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The Rumble

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I only heard the sound in movies right before something bad was going to happen. I thought the sound was in my mind at first, but my nightmares slowly morphed into reality at that moment.


Why did my parents do this to me? Why did my parents dump me here instead of home? I couldn’t believe that my parents thought this would be a fun experience. Everyday, something bad would always happen. However, during this day at the Canadian canoe trip camp, I felt like something different would happen. Something told me that this day was going to be unusually great.


Two more days of my ten day canoe trip remained in the cool, clear lakes of the Temagami region of Canada. Even though my camping group had to endure two kilometer-long portages (when you have to walk from one lake to another while carrying heavy loads on your head) which seemed like death marches, I was still optimistic about how the day would go. Our camp group arrived at a very beautiful place to stay for the night. On one side of the lake, there was a flat landscape of tall, hardy trees, and on the other side, a behemoth rocky mountain loomed over us.


After we ate dinner, we decided to climb the mountain. As we started to climb, all the loose, big rocks that made up the mountain made it seem like it was a miracle that the mountain could hold itself together. The camp counselors were contemplating what the camp director would furiously say if he figured out we were doing this. Right before we reached the top, we had to go up a really steep part filled with a myriad of loose stones.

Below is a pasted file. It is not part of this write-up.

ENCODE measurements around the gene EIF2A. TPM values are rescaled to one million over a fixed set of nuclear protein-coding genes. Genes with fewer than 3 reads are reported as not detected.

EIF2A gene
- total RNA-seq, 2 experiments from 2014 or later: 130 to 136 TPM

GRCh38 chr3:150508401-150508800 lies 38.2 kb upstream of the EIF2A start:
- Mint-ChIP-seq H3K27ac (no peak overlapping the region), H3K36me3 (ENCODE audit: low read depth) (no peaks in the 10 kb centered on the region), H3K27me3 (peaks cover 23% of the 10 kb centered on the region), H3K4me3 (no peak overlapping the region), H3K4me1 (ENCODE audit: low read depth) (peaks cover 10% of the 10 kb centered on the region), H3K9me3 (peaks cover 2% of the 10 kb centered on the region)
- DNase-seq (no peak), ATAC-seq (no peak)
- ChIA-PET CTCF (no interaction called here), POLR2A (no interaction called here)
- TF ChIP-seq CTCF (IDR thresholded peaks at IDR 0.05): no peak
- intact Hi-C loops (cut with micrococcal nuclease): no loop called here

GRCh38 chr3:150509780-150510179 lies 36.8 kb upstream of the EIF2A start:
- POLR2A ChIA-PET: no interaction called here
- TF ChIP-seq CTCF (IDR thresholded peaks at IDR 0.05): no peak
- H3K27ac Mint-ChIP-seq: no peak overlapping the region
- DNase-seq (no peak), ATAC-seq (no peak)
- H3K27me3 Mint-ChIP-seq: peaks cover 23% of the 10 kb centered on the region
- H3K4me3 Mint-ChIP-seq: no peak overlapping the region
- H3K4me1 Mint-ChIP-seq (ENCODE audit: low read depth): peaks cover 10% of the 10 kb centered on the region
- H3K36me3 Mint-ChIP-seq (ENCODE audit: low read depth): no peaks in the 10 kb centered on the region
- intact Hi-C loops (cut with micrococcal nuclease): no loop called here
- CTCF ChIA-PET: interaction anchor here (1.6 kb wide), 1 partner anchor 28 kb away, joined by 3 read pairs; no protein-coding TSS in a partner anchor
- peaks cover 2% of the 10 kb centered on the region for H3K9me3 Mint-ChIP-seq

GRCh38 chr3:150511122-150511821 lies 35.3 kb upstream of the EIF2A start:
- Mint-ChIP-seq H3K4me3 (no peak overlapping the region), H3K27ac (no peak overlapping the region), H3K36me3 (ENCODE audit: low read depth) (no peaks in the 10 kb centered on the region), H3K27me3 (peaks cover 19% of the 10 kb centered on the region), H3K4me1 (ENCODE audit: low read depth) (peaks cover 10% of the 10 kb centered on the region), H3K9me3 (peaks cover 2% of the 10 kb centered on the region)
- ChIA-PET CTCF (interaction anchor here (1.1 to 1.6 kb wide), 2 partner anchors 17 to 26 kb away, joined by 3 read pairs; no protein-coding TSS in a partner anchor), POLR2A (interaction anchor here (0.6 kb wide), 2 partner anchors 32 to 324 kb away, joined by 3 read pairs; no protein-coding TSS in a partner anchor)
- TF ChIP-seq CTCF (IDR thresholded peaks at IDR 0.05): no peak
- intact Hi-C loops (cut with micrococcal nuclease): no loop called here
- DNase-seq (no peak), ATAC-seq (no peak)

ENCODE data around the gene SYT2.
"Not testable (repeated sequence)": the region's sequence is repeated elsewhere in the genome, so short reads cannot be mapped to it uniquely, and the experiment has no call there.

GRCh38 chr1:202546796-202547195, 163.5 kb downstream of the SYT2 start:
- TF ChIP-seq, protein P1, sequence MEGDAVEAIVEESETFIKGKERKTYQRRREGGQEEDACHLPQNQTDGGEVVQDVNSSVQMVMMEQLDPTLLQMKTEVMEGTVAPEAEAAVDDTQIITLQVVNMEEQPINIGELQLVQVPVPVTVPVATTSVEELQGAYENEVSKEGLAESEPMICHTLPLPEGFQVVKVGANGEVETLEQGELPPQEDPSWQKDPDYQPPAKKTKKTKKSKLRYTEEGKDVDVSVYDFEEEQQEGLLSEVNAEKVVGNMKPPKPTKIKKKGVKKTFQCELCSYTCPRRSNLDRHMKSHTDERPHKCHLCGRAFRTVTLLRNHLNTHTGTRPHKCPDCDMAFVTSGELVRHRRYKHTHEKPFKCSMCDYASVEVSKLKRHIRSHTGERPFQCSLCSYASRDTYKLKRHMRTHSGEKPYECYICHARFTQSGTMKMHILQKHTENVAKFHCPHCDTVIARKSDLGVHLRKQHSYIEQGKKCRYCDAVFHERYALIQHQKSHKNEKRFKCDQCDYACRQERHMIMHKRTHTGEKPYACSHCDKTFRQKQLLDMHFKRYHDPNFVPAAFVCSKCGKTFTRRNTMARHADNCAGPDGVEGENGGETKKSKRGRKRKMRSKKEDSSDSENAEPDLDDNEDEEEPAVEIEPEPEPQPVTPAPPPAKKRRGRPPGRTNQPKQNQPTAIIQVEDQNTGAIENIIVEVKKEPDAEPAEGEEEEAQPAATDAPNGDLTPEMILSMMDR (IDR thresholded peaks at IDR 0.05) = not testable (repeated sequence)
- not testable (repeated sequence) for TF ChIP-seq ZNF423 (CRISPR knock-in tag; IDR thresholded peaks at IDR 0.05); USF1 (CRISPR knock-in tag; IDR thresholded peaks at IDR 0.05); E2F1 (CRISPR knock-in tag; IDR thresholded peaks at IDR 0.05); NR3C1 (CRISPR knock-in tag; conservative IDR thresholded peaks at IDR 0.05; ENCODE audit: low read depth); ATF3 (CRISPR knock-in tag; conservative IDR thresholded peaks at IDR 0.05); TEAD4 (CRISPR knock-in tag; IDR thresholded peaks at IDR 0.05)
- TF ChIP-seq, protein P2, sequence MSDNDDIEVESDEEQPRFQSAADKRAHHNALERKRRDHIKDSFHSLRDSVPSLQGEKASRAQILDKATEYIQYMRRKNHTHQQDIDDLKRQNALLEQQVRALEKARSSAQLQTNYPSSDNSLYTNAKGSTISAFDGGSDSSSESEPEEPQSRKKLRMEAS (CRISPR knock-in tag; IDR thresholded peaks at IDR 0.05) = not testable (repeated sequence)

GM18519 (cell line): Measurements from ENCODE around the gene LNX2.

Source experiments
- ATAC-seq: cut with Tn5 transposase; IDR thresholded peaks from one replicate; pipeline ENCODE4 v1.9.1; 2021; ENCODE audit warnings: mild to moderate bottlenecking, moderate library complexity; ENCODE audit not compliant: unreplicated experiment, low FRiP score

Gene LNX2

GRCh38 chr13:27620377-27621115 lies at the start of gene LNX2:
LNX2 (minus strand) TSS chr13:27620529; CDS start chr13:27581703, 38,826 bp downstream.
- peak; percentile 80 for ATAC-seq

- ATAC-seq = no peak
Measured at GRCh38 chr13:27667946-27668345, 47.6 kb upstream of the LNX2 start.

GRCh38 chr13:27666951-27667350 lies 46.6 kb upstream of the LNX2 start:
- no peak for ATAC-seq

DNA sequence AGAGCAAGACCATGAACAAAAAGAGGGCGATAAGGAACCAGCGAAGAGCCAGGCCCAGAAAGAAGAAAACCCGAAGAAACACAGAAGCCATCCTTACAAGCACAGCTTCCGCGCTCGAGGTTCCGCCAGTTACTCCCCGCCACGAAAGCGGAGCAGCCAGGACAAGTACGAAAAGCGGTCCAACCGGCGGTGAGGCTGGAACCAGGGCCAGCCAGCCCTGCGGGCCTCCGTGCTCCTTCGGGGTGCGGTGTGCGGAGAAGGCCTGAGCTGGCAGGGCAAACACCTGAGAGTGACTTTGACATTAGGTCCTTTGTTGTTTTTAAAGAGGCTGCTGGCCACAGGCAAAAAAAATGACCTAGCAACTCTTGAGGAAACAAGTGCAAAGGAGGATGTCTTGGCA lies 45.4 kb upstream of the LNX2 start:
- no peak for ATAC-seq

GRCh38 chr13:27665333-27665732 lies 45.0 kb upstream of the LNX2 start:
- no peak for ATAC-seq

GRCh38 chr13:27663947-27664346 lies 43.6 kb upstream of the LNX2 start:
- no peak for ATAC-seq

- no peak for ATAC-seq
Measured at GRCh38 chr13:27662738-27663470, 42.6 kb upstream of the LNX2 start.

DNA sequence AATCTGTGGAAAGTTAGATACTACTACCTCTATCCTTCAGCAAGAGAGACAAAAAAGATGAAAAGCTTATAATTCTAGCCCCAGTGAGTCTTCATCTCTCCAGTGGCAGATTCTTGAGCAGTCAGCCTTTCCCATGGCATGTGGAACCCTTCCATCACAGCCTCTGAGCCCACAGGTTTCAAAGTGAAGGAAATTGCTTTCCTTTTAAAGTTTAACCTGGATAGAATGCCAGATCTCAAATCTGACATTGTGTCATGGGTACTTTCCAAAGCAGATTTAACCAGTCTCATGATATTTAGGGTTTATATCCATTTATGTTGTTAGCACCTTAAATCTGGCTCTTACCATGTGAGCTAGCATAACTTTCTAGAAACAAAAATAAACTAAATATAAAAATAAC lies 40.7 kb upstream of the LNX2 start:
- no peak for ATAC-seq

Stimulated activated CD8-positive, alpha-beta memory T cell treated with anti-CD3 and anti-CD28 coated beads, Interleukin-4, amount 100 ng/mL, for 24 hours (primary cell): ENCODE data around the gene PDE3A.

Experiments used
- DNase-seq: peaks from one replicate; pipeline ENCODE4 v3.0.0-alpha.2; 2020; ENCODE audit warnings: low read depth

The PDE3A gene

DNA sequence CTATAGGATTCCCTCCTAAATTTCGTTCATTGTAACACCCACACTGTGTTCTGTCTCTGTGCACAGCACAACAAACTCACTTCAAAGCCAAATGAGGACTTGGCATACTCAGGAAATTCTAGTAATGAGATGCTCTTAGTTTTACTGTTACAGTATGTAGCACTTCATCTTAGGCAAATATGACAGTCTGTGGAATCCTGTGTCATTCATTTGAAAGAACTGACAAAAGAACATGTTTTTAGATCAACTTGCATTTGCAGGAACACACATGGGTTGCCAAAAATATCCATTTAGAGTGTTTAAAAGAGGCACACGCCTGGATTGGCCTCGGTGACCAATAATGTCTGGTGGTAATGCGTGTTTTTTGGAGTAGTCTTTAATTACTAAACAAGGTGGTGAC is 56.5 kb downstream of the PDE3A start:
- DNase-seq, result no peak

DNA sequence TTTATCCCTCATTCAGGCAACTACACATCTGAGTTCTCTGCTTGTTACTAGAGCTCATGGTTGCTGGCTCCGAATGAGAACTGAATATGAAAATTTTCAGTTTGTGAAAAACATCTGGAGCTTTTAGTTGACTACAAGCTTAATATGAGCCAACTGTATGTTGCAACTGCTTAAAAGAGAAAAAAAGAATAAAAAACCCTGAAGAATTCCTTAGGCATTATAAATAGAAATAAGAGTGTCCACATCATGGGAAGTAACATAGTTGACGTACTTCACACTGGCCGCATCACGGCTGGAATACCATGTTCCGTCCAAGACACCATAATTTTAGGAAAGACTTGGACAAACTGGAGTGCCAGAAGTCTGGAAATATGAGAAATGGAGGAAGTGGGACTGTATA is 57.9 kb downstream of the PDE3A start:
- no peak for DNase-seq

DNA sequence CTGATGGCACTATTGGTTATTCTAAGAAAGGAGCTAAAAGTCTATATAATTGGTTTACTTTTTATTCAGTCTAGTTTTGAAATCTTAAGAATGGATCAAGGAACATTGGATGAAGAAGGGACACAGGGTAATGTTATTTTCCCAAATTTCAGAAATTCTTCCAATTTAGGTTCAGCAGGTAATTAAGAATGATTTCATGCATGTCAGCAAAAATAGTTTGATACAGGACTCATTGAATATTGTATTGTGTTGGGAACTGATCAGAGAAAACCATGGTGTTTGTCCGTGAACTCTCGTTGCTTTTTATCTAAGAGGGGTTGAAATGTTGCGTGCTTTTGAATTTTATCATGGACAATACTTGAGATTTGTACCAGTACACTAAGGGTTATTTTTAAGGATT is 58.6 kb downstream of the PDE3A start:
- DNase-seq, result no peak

When we finally reached the peak of the mountain, the view was astonishing. We could see an uncountable amount of lakes and trees. The campsite looked like a small toy since we were so high up. The view deserved to be on the front page of the National Geographic magazine. But sadly, we had to go back down.


The steep part was no problem while going down the mountain, so it seemed like rest of the climbing would be the easiest thing ever. Thinking this, as I was descending the delicate mountain, I heard a low rumble that chilled my bones.


The rumble was accompanied by a gasp from one of the camp counselors that was behind me. I looked back, and I saw a boulder half my size coming towards me. My gut dropped like a stone. I tried to jump away, but before I could, the boulder had stopped and caught my feet. My camp counselor immediately jumped to action when he saw what happened. Simultaneously, I realized how lucky I was, and I realized what could have happened. It could have crushed my whole foot if I wasn’t careful. I managed to wiggle my right foot away from the boulder, but my left foot stayed put.


I felt a lot of pain as I tried to pull my left foot away, as if someone was trying to drag a knife into it. The adrenaline coursing through my veins omitted my vocabulary to grunts and swear words. However, after a painstaking minute of this, my counselor blatantly realized that I could simply untie my shoe and get my foot out of it. Thankfully, it worked, and I was able to get my shoe back, too. The boulder had no mercy as it made blisters on my feet like I got a souvenir. I felt even more pain jolting up my leg as I saw red streaks of blood on my feet. The boulder cut into my seemingly unrippable wool left sock, too.


After carefully descending the last part of the mountain, my adrenaline settled as I got back to the campsite. I got some band-aids, and I got my sock stitched back up, too. I was really happy that I was okay and that the counselors were there for me. Without them, I would probably still be stuck on that godforsaken boulder. Still, I was happy for those few inches that left my feet uncrushed.




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